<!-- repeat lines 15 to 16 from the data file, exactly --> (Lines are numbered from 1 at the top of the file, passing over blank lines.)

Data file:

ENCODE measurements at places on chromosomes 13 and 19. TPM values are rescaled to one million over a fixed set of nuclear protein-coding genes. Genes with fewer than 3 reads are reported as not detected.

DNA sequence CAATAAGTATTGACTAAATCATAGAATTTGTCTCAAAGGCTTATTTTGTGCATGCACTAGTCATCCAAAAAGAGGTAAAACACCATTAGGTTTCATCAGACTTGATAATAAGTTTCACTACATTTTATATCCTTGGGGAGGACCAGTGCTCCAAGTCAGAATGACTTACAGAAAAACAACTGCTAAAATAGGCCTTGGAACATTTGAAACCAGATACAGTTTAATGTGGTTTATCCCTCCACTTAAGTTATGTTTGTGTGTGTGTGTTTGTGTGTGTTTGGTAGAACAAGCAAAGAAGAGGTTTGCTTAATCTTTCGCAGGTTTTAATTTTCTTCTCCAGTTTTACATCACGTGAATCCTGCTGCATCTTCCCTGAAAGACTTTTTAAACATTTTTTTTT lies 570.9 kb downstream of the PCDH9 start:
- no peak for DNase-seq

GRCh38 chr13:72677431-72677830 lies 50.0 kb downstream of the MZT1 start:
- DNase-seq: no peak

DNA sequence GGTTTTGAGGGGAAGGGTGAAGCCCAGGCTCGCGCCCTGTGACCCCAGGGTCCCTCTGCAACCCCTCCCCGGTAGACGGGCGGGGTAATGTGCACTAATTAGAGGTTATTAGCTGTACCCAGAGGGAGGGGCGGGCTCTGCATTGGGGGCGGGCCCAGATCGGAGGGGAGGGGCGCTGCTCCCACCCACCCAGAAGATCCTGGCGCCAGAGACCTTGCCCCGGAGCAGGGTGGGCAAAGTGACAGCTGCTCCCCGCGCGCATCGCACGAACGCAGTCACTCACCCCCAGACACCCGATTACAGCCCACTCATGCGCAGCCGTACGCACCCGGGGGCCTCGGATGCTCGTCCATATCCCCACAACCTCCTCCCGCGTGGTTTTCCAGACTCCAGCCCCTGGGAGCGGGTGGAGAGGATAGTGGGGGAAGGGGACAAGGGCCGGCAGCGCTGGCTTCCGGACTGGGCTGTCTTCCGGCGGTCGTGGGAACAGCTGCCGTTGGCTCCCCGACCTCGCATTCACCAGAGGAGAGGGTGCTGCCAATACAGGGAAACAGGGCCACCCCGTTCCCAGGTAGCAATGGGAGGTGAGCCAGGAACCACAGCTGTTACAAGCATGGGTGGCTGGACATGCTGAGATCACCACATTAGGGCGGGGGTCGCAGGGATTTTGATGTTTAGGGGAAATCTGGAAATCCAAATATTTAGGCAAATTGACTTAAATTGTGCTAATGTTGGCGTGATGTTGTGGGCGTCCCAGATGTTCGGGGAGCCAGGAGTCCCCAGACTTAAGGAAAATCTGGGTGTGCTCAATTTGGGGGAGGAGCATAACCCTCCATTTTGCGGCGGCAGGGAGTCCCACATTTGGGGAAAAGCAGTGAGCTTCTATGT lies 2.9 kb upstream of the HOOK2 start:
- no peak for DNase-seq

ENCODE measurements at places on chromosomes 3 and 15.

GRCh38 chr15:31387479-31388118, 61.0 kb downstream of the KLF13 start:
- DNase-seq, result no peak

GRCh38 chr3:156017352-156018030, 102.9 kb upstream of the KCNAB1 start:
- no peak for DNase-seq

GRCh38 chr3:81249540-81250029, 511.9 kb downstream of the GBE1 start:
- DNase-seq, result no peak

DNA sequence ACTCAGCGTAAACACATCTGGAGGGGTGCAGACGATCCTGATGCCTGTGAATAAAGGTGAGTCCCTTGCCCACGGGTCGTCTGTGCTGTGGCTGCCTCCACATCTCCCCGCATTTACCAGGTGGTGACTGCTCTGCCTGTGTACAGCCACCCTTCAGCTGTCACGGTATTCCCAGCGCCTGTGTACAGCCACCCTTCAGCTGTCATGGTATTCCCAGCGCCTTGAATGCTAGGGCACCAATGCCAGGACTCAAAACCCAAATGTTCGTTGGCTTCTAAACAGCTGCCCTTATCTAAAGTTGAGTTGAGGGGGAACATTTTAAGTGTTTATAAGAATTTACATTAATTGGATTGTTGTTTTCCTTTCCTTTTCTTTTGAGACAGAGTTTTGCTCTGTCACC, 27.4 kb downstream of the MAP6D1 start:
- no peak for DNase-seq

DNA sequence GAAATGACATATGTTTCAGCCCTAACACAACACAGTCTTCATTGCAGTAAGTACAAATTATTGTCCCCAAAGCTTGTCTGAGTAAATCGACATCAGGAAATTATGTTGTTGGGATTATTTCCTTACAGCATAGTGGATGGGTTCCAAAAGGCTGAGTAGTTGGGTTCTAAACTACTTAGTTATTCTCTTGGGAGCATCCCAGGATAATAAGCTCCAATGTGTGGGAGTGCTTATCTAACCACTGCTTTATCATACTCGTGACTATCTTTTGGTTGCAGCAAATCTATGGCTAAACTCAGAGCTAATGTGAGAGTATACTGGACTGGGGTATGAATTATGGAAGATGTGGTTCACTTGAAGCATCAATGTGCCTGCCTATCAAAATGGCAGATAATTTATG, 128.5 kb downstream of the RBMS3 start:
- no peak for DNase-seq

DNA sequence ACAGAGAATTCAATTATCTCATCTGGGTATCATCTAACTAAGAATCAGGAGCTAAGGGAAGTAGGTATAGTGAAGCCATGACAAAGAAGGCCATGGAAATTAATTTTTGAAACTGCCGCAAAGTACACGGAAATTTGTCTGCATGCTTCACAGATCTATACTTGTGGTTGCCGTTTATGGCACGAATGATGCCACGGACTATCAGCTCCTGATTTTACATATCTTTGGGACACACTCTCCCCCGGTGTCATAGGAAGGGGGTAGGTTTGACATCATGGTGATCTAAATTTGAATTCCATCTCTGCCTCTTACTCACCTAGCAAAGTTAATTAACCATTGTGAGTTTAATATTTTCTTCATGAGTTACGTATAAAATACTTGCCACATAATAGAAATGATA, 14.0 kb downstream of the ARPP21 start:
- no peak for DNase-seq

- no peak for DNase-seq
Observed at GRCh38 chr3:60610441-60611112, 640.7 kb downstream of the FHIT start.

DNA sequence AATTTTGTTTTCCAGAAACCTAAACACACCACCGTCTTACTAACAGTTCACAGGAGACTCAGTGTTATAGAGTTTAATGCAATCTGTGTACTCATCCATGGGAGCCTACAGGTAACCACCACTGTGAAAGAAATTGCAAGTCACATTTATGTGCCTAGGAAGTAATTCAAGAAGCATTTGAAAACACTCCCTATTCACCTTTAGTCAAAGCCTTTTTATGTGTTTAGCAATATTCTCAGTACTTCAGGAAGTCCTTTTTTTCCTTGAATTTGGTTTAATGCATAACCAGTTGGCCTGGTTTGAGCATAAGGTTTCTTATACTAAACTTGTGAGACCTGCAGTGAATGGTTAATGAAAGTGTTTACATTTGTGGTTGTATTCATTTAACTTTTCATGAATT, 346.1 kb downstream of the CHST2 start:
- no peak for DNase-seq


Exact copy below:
DNA sequence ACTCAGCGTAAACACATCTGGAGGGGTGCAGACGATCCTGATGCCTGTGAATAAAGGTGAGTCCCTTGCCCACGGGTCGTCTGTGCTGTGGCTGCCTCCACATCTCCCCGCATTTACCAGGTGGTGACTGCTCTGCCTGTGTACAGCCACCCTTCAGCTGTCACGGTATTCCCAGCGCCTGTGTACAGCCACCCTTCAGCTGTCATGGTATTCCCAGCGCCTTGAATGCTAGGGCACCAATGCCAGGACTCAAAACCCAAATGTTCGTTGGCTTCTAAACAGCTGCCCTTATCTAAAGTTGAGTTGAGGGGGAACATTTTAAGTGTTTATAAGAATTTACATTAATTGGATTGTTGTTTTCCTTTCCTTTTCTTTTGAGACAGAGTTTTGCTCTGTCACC, 27.4 kb downstream of the MAP6D1 start:
- no peak for DNase-seq